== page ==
Fossil Fuel as Energy

Fossil fuels are a great source of energy because they originate from living things. We know that plants and trees use sunlight to make food from carbon dioxide and water, using the process called photosynthesis. This is an easy term to recall when you remember that the prefix 'photo' is Greek for light, and the suffix 'synthesis' means to make, so photosynthesis is using the energy of sunlight to make food. This energy from the sun gets stored in the plants and transferred to any animal that eats the plants.

Now keep in mind, the dead plant and animal matter that made up these fossil fuels didn't have much time to decay. They sank into the water and were buried with much of their substance intact. This allowed the energy within them to remain as they were transformed.

You can imagine how concentrated the energy is within fossil fuels. The plant and animal matter has sunk into the water and has been greatly compressed. To try and visualize this, picture a bag of raw spinach. It takes up quite a bit of space, just like a plant would. Now put the spinach into a pot with a little bit of water, and cook it up. Suddenly, your pan only has a couple of inches of spinach at the bottom, all compressed into a dense layer of mush. All of the nutrients in the spinach leaves are now concentrated, just like the energy in fossil fuels.

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Additional Activities

Evaluating the Options

In this lesson, students were able to learn about the advantages and disadvantages of fossil fuels. In this activity, they will expand on that knowledge to find alternative fuel sources that address the disadvantages discussed about fossil fuels and present their information in a digital presentation such as Google Slides or Prezi. Students should take on the role of a scientist presenting options for alternative fuel sources for a government. For example, to address the concerns about the contribution of fossil fuels to global warming, students might suggest solar or wind power, which do not produce greenhouse gases.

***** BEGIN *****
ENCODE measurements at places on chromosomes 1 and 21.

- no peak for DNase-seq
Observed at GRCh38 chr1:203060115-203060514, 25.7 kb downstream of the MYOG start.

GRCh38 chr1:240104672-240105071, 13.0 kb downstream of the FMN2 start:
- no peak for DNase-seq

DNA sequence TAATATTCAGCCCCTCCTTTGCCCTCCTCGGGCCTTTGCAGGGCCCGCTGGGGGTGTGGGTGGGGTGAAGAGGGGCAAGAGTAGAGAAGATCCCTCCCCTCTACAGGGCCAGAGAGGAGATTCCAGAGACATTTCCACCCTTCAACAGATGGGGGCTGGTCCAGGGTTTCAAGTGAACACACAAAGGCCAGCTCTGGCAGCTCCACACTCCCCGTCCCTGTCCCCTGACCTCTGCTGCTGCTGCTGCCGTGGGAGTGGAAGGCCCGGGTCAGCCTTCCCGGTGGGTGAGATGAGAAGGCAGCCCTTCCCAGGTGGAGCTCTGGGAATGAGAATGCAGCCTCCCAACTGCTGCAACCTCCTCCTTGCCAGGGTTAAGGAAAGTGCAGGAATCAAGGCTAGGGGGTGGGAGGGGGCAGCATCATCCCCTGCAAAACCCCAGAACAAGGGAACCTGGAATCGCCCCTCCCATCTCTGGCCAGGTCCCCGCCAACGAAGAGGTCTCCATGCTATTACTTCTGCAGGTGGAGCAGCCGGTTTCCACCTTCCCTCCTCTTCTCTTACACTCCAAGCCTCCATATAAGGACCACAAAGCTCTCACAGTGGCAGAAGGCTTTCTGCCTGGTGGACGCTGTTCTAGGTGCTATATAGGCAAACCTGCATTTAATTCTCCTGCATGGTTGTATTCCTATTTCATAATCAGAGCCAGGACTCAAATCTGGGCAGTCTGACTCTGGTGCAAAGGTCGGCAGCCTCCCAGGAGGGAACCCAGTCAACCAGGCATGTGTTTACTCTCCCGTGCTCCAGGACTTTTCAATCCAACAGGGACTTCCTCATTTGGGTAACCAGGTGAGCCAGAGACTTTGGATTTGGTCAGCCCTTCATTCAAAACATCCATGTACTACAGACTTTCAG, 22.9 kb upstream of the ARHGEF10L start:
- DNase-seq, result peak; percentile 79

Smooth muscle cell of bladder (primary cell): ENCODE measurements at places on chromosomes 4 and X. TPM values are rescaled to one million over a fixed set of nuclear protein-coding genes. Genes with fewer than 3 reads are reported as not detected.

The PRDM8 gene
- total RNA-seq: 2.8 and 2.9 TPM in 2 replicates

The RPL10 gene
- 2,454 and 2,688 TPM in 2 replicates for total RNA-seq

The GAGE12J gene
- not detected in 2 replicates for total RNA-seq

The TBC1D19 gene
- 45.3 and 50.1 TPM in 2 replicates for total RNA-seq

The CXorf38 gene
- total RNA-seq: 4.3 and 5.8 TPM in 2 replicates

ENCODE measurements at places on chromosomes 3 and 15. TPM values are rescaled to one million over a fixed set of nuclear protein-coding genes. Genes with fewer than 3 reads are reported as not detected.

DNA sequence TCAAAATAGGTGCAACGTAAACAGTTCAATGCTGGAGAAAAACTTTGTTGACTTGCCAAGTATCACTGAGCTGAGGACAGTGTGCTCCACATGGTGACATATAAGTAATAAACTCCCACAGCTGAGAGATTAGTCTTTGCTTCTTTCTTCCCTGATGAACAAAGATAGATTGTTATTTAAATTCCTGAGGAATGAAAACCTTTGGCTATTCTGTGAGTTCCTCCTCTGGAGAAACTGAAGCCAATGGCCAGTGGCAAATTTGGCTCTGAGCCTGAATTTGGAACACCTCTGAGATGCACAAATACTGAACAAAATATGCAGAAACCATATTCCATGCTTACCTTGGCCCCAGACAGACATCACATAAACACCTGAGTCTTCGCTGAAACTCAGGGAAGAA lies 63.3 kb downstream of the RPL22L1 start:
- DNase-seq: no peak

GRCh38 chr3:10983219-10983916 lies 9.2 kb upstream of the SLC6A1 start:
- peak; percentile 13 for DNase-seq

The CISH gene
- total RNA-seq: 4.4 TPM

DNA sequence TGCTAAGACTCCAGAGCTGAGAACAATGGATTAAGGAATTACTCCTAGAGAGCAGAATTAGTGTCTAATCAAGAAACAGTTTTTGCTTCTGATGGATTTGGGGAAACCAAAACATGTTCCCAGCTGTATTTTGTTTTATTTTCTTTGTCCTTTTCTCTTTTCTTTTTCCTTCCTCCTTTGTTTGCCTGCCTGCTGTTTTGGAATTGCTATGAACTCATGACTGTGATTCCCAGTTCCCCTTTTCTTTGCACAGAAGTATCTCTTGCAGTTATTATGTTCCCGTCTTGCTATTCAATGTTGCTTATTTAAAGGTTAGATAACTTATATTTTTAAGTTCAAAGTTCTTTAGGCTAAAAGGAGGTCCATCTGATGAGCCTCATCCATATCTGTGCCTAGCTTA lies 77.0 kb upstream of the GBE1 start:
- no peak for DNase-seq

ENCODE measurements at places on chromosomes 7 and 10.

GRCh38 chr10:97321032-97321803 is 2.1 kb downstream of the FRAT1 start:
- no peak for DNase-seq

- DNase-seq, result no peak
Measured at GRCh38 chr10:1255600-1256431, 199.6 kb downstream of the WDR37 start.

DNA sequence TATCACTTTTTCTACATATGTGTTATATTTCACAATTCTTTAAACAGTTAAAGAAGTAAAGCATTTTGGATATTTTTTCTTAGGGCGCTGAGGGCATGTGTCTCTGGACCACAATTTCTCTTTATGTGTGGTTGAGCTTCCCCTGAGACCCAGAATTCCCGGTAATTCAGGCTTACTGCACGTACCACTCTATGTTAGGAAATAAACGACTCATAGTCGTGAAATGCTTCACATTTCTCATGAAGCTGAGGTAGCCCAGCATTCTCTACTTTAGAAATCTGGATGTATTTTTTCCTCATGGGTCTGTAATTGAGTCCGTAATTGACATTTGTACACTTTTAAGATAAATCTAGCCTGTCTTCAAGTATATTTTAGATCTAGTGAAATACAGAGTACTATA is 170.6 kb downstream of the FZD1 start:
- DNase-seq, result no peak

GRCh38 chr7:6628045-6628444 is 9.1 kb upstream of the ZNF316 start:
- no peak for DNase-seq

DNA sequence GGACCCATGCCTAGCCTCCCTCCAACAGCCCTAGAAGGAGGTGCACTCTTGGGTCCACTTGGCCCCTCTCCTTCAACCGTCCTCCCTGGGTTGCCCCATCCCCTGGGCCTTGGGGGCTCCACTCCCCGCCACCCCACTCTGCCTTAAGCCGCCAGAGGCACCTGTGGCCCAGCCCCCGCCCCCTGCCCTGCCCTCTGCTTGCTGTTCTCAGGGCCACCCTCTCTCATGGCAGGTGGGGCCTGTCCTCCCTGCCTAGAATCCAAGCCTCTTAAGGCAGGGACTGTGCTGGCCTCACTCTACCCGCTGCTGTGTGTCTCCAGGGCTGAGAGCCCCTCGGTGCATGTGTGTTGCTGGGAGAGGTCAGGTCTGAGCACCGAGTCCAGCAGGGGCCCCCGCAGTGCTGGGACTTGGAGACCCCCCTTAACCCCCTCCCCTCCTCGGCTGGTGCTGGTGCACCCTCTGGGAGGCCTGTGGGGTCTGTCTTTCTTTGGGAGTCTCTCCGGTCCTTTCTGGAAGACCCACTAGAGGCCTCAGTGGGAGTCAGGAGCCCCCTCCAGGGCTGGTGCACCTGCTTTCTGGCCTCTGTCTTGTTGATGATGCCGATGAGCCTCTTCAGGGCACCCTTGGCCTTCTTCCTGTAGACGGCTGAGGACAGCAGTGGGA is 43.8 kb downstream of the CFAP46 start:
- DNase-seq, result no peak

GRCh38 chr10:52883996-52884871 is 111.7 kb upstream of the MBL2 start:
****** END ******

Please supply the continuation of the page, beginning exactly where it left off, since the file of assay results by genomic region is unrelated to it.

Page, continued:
Now that you're familiar with the advantages and disadvantages of fossil fuels, you're going to be furthering your knowledge to address those disadvantages. In this activity you're going to be a scientist presenting additional options to the government to address the problems with fossil fuels. This activity will require you to review the problems with fossil fuels described in the lesson, then research alternative fuels that could address these problems. Your final product will be a professional presentation which you should present to an audience. Don't forget the professional dress, you want to be taken seriously!

Criteria for Success:

  • Presentation is professionally designed and is colorful, attractive and easy to read
  • Presentation includes an explanation of what fossil fuels are and three problems that will be addressed
  • Presentation includes at least two alternative fuel sources that can address the problems with fossil fuels
  • Presenter does not read from slides and is knowledgeable and engaged